Tesla’s Production Capacity Outstrips Incoming Orders – Shortseller

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Stanphyl Capital’s commentary for the month ended December 31, 2022, discussing their short position in Tesla Inc (NASDAQ:TSLA).

Inventory Pile Up

Despite running its new factories in the U.S. and Germany at only around 20% of capacity, massive amounts of excess Tesla inventory piled up in Q4, spurring huge, margin-slashing price cuts in China, Europe, the U.S. and Canada & Mexico, and even forcing the company’s China plant to slash December and January production.

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Tesla’s production capacity now hugely outstrips its rate of incoming orders, which undoubtedly explains why the company is implementing layoffs and a hiring freeze, and its used car prices are plunging too, further killing demand for new ones. Goodbye “story-stock tech company” and hello “cyclical car company” in an industry with single-digit PE ratios!

As Tesla slashes prices it will undoubtedly sell more cars (I expect Q4 deliveries to be slightly over 400,000 vs. previous quarters in the 300,000s, thanks to the aforementioned massive price cuts plus a rush to beat big year-end expiring EV incentives in China, Germany, France and Norway), but any other car company can slash prices and do the same thing.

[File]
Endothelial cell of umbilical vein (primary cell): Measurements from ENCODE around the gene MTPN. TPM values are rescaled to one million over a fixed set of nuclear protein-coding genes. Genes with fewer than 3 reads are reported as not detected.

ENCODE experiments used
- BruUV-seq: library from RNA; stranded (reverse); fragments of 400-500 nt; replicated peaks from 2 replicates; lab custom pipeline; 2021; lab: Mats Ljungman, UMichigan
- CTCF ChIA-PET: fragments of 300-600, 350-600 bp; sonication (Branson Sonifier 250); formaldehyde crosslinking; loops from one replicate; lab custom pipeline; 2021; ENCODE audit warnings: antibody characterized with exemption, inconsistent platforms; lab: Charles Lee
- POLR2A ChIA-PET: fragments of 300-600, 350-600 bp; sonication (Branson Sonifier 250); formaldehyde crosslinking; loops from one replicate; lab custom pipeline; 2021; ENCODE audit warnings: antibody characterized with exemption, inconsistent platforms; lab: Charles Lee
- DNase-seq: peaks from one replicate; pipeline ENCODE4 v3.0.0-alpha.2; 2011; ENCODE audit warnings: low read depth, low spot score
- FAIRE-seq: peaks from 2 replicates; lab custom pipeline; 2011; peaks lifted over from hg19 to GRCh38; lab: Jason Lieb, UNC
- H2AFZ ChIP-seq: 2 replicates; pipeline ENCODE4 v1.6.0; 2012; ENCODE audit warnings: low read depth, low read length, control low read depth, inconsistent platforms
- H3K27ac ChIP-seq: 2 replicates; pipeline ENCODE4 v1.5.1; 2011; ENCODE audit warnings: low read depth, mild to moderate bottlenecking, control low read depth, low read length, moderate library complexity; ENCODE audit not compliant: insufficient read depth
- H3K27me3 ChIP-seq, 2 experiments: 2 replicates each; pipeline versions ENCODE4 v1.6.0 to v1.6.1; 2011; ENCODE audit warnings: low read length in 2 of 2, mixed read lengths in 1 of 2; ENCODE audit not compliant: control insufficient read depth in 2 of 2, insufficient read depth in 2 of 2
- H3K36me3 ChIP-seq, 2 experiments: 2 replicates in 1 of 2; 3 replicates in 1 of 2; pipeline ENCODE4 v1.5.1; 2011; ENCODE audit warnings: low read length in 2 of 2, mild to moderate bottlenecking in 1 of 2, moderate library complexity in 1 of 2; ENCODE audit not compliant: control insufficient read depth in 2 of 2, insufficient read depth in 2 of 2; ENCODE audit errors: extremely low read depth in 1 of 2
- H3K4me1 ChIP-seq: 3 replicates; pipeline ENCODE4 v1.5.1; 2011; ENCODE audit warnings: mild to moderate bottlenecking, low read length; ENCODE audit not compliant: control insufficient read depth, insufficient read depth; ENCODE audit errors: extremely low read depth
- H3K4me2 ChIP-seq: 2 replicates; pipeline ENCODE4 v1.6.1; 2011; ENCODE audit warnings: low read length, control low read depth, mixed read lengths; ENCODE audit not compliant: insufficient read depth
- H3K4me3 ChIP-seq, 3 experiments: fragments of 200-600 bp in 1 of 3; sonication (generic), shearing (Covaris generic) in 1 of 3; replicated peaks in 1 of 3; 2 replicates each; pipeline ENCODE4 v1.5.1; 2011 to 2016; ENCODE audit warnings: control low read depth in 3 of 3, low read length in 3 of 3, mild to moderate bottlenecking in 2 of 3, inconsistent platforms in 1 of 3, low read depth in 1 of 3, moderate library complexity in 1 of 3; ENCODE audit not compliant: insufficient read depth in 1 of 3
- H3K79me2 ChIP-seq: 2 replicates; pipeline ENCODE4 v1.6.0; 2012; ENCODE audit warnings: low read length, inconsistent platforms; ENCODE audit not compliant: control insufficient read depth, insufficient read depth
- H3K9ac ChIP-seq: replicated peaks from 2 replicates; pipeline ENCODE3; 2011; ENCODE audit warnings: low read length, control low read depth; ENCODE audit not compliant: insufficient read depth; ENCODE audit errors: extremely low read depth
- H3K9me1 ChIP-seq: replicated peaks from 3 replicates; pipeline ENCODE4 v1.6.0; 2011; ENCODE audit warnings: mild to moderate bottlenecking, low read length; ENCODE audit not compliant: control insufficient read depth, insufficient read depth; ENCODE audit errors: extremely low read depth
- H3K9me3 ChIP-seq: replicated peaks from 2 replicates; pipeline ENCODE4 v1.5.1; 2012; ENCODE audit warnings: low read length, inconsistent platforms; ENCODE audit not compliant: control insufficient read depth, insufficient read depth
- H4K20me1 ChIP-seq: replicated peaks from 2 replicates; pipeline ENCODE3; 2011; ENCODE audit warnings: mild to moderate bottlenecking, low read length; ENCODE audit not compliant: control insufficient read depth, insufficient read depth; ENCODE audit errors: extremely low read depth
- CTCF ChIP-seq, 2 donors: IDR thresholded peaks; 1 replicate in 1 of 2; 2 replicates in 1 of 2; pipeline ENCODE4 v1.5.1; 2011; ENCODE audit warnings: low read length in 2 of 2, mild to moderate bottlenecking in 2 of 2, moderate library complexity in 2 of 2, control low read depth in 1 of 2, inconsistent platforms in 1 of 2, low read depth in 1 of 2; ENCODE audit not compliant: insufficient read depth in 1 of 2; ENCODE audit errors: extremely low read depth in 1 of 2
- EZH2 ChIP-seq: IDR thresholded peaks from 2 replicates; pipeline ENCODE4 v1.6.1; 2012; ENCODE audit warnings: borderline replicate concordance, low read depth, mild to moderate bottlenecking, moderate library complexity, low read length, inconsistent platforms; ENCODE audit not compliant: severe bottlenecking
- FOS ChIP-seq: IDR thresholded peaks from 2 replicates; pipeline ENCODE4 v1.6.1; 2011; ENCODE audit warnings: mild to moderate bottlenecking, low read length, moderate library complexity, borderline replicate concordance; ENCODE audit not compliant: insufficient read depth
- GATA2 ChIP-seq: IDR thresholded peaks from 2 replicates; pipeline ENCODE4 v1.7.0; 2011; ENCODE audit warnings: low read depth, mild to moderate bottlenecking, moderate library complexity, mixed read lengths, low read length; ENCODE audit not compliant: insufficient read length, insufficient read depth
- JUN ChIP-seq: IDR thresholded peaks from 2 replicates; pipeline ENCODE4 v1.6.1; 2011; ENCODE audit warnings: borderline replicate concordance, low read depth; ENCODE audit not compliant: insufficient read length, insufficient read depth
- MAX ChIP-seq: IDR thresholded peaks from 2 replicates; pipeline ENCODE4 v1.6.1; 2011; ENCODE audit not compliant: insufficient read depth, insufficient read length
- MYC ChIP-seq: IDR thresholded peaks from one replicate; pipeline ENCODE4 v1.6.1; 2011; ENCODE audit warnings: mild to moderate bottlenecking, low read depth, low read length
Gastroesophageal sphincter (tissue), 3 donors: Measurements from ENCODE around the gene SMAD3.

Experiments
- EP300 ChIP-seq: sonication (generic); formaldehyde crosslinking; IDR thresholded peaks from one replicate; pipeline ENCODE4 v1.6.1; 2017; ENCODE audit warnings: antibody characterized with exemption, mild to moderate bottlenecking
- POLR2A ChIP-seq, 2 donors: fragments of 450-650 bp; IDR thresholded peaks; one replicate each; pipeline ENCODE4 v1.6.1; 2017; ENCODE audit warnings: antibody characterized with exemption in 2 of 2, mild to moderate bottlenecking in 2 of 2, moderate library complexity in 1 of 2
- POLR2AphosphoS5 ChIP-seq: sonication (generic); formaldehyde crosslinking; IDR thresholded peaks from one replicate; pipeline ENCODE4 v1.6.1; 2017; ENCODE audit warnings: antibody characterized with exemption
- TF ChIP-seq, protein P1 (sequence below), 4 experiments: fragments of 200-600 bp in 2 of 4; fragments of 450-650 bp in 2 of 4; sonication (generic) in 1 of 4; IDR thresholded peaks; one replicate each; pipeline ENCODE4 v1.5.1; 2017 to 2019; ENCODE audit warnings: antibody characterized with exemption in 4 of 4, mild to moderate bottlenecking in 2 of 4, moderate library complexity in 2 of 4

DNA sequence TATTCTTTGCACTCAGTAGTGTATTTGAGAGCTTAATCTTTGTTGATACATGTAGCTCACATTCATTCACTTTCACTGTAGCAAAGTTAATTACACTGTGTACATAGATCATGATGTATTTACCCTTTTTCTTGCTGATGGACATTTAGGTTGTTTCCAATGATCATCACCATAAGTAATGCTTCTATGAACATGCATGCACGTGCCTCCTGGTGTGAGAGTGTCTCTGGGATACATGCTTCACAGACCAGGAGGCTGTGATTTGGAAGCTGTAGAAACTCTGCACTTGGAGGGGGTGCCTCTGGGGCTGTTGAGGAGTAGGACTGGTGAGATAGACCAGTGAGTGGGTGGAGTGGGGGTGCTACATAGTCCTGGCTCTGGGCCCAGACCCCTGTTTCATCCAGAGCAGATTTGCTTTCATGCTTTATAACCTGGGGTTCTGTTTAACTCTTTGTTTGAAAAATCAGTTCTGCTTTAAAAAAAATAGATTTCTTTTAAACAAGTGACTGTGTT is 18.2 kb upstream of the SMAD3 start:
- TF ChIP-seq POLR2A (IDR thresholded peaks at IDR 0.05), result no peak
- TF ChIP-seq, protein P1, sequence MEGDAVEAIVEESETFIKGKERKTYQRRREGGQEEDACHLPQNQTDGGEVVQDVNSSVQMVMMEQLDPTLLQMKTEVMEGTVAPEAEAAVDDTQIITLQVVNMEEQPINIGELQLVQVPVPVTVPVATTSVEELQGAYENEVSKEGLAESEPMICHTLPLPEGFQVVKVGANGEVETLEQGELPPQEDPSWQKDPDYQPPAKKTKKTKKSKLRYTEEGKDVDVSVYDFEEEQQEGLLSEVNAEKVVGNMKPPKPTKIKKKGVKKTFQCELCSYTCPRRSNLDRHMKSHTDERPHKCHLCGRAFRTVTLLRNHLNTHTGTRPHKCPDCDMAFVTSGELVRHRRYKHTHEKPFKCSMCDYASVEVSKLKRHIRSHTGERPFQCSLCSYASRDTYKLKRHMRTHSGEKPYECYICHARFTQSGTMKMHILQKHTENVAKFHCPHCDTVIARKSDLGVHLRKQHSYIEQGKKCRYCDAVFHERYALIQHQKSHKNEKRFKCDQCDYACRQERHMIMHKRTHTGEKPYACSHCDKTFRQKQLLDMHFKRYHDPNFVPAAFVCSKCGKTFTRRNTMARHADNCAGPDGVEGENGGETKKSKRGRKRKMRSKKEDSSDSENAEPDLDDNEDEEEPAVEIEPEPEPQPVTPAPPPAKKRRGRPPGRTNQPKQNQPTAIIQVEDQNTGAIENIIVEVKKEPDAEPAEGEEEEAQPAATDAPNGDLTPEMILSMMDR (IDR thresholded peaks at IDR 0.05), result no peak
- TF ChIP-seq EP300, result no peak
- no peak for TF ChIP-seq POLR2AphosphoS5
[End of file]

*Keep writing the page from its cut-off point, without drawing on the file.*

And again, Tesla’s apparent market saturation rate of around 1.6 million cars/year worldwide (at least until it slashes prices yet again!) is massively below its current factories’ production capacity, much less the bulls’ absurd expectations of adding a new factory every six months for the next ten years in order to sell 20 million cars a year!

For some valuation perspective, BMW sells around 2.5 million cars a year with very high margins (including the best electric SUV now on the market (the new iX), the best luxury EV (the new i7), and among the best small luxury EVs (the new i4), and has a market cap of around $59 billion.

If Tesla grew annual deliveries to the size of BMW’s (50% higher than its current run-rate!) and had BMW-level margins, at BMW's current market cap it would sell for less than $19/share vs. this month's closing price in the $123s! (Remember: Tesla now has 3.16 billion shares outstanding!)

Meanwhile, Elon Musk remains the most vile person ever to head a large-cap U.S. public company, and we remain short Tesla, the biggest bubble-stock in modern market history, because:

  • It has a sliding share of the world’s EV market yet—even after its recent plunge—still has a market cap greater than those of Toyota, Volkswagen, Hyundai, GM and Ford combined (all of which now offer great EVs), despite stalling out at around 1.6 million annual deliveries vs. a combined 34 million for those other companies!